In the first seven months of the year, the Kingdom has executed at least 40 people – a major spike compared to 2020.

The Saudi Arabia flag flies over the consulate in Istanbul, Sunday, Oct. 7, 2018.
The Saudi Arabia flag flies over the consulate in Istanbul, Sunday, Oct. 7, 2018. (AP)

Eight months after Saudi Arabia hosted the G20 summit, a body of nations founded on democratic ideals, the kingdom's human rights record has deteriorated significantly, with the number of executions and crackdowns on free speech increasing day by day, according to Amnesty International new report.

The report by the organisation said on Tuesday that there was a brief lull in the kingdom’s trial proceedings during the months leading up to the G20 summit, which focused on women’s empowerment and social justice. 

The rate of executions had dropped by 85 per cent during that period, although the pandemic had disrupted the workings of its criminal justice system.

In what has been seen as a major increase, the kingdom executed 40 people between January and July this year, exceeding the number of executions it carried out in 2020. A record of 185 people was executed in 2019.

The NGO's report also documented that at least 13 people were prosecuted, sentenced, or their sentences ratified in “unfair trials” in the period that followed the G20 summit.

“As soon as the G20 spotlight on Saudi Arabia faded the authorities resumed their ruthless pursuit of people who dare to express their opinions freely or criticize the government,” said Lynn Maalouf, Deputy Director for the Middle East and North Africa at Amnesty International.

“In one case, the Specialized Criminal Court sentenced a humanitarian worker to an outrageous 20 years in prison for a simple tweet in which he expressed criticism of economic policies,” she said.

For Maalouf, the brief respite in repression coincided with Saudi Arabia’s hosting of the G20 summit last November indicating that “any illusion of reform was simply a PR drive.”

Human rights organisations including Amnesty and Human Rights Watched last year criticised G20 countries for awarding Saudi Arabia despite the Saudi government’s unrelenting assault on fundamental freedoms.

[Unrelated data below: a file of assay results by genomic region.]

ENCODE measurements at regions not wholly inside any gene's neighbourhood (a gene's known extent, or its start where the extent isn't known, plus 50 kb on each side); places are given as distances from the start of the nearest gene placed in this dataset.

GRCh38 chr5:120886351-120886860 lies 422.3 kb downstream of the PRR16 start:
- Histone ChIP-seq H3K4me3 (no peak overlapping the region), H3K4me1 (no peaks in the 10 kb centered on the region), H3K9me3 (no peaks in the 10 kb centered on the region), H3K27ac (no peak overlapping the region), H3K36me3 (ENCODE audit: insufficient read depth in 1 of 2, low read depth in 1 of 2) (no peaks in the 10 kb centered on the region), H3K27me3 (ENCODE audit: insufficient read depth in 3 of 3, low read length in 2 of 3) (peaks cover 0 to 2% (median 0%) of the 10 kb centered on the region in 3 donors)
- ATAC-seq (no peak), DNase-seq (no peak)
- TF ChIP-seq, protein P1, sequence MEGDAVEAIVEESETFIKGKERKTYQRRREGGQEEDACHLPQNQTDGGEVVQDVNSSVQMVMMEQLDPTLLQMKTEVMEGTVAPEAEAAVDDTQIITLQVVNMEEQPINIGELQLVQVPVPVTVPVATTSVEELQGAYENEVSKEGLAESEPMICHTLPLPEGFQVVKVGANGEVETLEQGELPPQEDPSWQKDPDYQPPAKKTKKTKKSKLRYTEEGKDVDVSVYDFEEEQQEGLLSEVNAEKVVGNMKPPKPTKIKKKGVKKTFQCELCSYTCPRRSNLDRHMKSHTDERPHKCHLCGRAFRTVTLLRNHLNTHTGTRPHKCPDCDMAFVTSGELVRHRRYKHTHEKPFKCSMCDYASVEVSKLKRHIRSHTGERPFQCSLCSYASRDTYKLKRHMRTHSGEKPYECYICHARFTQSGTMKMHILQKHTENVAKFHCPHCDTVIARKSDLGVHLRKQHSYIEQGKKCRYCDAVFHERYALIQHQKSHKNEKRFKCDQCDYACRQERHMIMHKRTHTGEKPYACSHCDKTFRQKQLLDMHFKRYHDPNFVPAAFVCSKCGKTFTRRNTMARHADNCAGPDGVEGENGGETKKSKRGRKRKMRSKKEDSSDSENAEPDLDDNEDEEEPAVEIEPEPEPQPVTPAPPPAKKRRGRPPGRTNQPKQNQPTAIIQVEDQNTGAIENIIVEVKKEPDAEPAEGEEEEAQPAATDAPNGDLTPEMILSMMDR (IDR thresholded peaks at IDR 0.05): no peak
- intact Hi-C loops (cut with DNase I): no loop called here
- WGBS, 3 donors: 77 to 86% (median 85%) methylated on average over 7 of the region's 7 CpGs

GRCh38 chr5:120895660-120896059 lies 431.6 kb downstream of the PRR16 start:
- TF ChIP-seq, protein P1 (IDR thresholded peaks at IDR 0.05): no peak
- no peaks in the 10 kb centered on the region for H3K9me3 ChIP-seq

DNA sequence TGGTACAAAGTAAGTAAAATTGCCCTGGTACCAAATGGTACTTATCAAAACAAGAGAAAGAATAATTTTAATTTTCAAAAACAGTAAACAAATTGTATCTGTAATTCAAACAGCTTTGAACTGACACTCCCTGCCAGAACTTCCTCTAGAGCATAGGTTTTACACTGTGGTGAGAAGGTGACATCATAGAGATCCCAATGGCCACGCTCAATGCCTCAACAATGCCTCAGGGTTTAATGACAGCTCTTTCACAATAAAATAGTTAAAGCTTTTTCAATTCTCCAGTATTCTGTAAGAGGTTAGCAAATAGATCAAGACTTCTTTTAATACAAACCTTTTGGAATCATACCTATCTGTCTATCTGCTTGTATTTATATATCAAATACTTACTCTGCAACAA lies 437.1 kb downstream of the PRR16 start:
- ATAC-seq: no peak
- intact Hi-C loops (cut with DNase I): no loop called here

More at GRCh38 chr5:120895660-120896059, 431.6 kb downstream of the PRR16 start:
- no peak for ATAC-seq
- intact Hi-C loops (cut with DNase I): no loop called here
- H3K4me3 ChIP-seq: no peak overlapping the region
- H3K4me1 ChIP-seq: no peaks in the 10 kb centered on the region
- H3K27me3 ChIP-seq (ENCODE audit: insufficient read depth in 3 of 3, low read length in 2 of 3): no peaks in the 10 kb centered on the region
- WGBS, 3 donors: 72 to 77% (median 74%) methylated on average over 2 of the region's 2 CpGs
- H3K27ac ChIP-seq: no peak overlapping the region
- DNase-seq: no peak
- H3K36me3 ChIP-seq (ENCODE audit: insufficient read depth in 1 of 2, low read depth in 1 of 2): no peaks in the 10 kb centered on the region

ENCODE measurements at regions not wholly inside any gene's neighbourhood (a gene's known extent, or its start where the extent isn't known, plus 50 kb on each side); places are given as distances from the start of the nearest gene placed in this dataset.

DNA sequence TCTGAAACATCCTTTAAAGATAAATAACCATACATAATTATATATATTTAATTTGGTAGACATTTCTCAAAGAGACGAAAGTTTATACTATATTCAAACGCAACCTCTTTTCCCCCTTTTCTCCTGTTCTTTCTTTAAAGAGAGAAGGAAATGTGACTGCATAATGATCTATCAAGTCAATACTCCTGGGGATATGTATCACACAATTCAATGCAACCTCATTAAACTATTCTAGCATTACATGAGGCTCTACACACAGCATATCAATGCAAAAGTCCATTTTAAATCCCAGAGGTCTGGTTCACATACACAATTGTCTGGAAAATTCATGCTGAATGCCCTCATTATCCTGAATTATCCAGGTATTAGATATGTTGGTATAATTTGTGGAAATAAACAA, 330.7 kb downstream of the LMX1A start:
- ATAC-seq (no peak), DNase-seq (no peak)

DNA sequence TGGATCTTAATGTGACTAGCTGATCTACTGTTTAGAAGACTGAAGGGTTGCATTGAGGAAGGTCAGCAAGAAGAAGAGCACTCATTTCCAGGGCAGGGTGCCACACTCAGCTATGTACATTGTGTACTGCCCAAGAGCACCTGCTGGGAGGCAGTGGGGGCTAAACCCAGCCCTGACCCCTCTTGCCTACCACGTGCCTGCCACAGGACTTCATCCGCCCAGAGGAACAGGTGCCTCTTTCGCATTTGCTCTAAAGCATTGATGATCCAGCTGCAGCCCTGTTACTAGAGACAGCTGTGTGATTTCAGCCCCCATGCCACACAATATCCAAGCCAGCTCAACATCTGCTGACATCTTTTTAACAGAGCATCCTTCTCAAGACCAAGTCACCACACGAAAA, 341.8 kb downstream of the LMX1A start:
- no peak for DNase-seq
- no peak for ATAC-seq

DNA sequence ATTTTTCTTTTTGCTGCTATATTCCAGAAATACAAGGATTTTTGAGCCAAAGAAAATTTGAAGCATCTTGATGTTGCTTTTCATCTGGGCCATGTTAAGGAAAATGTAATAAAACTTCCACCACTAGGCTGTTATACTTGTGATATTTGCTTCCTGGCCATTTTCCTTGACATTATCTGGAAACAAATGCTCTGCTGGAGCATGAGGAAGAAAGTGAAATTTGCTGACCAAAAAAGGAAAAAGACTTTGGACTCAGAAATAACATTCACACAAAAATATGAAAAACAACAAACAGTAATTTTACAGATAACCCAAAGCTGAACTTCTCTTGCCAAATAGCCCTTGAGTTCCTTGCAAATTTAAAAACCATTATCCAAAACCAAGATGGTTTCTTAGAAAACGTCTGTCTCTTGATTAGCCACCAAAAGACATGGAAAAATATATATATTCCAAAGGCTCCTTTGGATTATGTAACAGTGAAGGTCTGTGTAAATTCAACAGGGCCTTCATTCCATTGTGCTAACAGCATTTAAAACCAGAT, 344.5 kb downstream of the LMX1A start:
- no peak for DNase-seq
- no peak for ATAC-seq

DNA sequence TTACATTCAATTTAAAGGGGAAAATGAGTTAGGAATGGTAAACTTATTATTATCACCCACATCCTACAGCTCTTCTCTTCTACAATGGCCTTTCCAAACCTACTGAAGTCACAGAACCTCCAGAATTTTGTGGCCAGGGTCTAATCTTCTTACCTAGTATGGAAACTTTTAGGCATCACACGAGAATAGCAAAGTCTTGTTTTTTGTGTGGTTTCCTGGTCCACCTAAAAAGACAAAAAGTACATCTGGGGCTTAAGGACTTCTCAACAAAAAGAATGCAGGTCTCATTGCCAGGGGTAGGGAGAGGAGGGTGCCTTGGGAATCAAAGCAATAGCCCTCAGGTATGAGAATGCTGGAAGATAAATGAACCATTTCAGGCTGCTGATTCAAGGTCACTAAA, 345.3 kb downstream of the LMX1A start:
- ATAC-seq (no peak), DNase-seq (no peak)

In February 2021, Saudi Crown Prince Mohammed bin Salman promised reforms aimed at  “bolster the principles of justice, enforce transparency” and “protect human rights.” It’s unclear yet if these reforms took place or had any impact on addressing key laws.

Unfair and resumed trials

At least three people who have completed their prison sentences for their activism have been re-arrested, re-sentenced, or given an increased sentence by the SCC, Saudi Arabia’s counter-terror court, the group found. 

One of them was Mohammad al-Otaibi, a founding member of the Union for Human Rights, an independent human rights organisation. Otaibi was already serving his 14-year prison sentence but The SCC, Saudi Arabia’s counter-terror court, added three more years in his sentence in December 2020. 

According to the prosecutor, attempting asylum and communicating with international organizations are some of his crimes that caused additional charges. He was first brought to a trial in 2013, after formally requesting a licence to establish a human rights organization. Otaibi and another human rights defender were found guilty of continuing their work even though they were forced to sign a pledge to shut down the organisation.

Saudi authorities don't allow independent human rights organisations due to The Law on Associations, one of the laws that the crown prince promised to ratify. 

In another case, Mustafa Darwish, a young Shia man was executed in June 2021 even though his death sentence issued three years ago was ratified. 

“I was threatened, beaten and tortured into giving a confession… I confessed in fear for my life” he told the judge during one trial session. 

Death sentences or lengthy prison sentences routinely follow confessions that are obtained by force, often torture. 

Amnesty calls SCC “notorious” for being “intrinsically unfair” but some people didn't have a chance to be tried in the court -- a violation of both Saudi and international law. Meanwhile, many have been kept in solitary confinement while the authorities blocked their access to lawyers.

Currently 39 human rights defenders, activists or dissidents are behind bars in the kingdom, per Amnesty’s data.

The group says Saudi authorities want to show they are serious about respecting human rights as promised, they first immediately and unconditionally release all human rights defenders and next, ensure that their convictions are quashed and all remaining penalties lifted.

Source: TRT World